Thursday, October 27, 2011

6 fire safety tips for your home

Does your family know what to do to prevent fires from happening in the home? And do they know what to do if a fire’s already started? Here are six fire safety tips for kids and adults that will keep your family safe in case of a fire—and help prevent fires from starting in your home in the first place.

Have an escape plan. It’s important to have a fire escape plan worked out that’s simple and easy for your kids to follow. Have in mind at least two escape routes from every room, in case one way out is blocked. The windows in your house must be easy to open—don’t paint them over or nail them closed. Be sure you have fire-proof ladders available and easily accessible to everyone who sleeps on the second floor. Make sure your kids know the drill—practice “escaping” the house via different routes and meeting at a designated spot a safe distance from your home. If your family is familiar with the escape plan before they need to use it, chances are likely it will go smoothly if you ever do.

Never leave cooking food unattended. Cooking fires are the most common causes of fatal residential fires. Be sure never to leave food cooking on the stove unattended. Keep flammable materials including wooden utensils and cloth away from stoves, and be sure to roll up long sleeves when you cook.

Keep fire extinguishers in key places. Keep a fire extinguisher on every floor in your home, with at least one all-purpose fire extinguisher in the kitchen, basement, garage and any workshop areas. Be sure all adults and older children in your family know how to use one. To use a fire extinguisher, pull the pin, aim the fire extinguisher at the base of the fire, squeeze the lever slowly and move the nozzle in a side-to-side motion.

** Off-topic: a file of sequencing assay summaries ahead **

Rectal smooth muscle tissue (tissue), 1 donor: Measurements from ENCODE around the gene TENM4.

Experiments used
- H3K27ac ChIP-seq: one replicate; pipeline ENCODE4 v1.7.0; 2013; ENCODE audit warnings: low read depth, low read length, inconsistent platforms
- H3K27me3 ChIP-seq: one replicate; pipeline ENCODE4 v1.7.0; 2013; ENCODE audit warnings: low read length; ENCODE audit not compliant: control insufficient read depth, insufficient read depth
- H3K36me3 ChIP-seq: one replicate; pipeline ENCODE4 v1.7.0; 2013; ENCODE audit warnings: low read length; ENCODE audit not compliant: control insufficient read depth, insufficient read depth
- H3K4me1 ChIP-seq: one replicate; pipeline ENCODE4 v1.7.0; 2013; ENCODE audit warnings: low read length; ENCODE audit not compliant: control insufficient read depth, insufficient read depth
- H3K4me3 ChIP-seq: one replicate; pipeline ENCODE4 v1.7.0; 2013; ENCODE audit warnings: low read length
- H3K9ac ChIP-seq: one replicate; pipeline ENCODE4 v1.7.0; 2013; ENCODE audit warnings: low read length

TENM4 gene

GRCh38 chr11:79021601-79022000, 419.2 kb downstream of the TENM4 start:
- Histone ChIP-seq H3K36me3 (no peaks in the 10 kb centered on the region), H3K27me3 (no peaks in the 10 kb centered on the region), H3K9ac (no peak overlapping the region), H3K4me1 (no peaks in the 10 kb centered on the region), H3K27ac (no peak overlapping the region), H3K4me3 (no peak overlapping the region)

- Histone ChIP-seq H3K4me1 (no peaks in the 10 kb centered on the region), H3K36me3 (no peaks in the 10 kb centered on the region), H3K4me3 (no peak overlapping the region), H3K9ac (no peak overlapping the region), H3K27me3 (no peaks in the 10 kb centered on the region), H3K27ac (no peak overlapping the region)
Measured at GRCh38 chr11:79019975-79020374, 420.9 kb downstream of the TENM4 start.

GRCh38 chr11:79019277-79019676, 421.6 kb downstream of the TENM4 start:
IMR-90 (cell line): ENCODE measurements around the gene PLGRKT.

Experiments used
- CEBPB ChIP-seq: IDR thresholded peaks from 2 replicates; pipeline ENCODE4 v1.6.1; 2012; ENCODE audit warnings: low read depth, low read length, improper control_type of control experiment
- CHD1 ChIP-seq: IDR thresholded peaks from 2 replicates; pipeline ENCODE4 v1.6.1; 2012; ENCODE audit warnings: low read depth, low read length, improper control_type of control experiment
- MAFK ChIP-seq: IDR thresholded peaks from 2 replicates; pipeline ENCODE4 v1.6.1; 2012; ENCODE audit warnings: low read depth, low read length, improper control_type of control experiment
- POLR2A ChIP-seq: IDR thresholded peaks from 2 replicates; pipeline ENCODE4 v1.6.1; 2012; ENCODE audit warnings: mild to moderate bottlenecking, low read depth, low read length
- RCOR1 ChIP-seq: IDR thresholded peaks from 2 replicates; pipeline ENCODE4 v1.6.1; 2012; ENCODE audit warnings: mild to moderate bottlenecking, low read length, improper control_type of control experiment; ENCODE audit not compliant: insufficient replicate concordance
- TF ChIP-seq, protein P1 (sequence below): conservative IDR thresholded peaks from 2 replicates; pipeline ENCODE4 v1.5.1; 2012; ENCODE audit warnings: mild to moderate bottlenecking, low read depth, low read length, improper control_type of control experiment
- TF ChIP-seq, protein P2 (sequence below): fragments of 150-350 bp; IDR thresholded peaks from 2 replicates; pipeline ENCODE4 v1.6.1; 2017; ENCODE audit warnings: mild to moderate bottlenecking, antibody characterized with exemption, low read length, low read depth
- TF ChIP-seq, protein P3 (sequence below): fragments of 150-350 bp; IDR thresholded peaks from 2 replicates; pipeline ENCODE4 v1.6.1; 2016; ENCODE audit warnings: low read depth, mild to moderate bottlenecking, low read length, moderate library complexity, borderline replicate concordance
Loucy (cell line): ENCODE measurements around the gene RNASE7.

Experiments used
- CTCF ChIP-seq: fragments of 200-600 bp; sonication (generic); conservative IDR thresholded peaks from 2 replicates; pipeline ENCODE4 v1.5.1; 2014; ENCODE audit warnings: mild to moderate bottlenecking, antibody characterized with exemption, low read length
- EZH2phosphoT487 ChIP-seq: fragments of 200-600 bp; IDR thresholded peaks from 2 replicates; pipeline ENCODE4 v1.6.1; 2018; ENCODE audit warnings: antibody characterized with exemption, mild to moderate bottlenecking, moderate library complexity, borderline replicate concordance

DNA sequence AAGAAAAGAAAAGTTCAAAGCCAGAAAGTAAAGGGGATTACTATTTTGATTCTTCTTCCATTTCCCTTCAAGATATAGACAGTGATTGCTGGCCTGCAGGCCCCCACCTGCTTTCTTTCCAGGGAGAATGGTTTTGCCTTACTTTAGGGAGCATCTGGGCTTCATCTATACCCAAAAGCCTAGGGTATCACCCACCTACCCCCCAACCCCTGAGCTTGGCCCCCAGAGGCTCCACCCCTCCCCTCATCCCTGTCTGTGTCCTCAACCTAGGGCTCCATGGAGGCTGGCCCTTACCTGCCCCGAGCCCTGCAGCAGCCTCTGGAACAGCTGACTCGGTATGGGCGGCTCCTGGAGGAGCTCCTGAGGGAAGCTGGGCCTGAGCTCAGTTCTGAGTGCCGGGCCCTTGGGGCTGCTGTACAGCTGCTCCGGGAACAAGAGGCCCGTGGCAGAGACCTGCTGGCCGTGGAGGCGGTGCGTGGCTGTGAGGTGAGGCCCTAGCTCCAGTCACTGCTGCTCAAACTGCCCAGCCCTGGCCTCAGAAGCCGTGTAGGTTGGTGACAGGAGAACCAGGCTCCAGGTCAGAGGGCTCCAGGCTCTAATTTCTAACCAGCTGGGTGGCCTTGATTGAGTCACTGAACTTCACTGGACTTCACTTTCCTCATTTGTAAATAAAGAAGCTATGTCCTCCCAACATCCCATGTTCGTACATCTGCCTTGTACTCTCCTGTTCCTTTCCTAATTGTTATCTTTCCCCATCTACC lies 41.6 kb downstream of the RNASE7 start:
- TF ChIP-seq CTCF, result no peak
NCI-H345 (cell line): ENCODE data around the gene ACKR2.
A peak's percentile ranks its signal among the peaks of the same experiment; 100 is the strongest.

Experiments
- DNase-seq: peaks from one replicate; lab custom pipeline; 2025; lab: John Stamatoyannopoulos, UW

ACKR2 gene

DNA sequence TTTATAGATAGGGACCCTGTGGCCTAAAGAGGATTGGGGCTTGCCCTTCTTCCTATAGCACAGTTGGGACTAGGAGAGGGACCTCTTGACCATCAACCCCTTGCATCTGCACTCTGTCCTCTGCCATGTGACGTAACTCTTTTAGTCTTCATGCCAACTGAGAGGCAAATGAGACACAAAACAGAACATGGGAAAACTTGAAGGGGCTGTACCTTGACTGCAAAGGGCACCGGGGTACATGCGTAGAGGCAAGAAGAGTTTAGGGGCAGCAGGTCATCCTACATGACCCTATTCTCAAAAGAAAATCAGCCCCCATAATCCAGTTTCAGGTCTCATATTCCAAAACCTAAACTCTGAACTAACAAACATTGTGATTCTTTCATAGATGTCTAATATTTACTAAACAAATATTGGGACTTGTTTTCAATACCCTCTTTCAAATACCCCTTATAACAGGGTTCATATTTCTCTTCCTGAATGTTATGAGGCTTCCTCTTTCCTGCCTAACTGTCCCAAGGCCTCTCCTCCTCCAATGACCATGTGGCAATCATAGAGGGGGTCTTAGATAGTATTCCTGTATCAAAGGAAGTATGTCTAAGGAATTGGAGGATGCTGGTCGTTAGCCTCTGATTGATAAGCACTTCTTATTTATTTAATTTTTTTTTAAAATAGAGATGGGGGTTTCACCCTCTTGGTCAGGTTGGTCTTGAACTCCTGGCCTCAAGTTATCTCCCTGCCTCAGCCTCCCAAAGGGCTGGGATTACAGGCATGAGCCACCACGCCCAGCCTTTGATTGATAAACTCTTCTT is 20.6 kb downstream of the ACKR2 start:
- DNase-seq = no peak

Make sure kids know what to do. Many young children will panic in case of fire and hide in a closet or under a bed. Make sure your kids are well versed in fire safety tips. They should know to crawl under the smoke to escape a burning building, to touch doors (not doorknobs) to see if they’re hot and to choose another exit if they are, cover their mouths and noses with a moist towel to keep from getting overwhelmed by smoke, and never to go back into a burning building or stop to take objects out of one.

Get regular inspections. Your chimneys, heating flues, and home heaters should be inspected on a yearly basis. Chimney fires are extremely hot and difficult to extinguish. They are not unusual and can occur from buildup that occurs naturally from wood stoves, fireplaces, or heating units in the home.

Be careful with candles. Candles are a primary cause of fires in the home. They’re easy to tip over, and young children and pets can both knock over a candle easily and cause a fire hazard. In addition, many candle holders heat to dangerous temperatures and are not fire-safe once the wick of the candle burns down. Never leave a candle burning unattended, and don’t allow your children to have candles or incense in their rooms. Be sure to keep matches in a safe place where kids can’t get to them.

In addition to these tips, be sure your fire detectors are working correctly and have batteries—and be sure the batteries are changed at least once a year. Follow these tips, and you should be able to keep your family safe from fire in the home.

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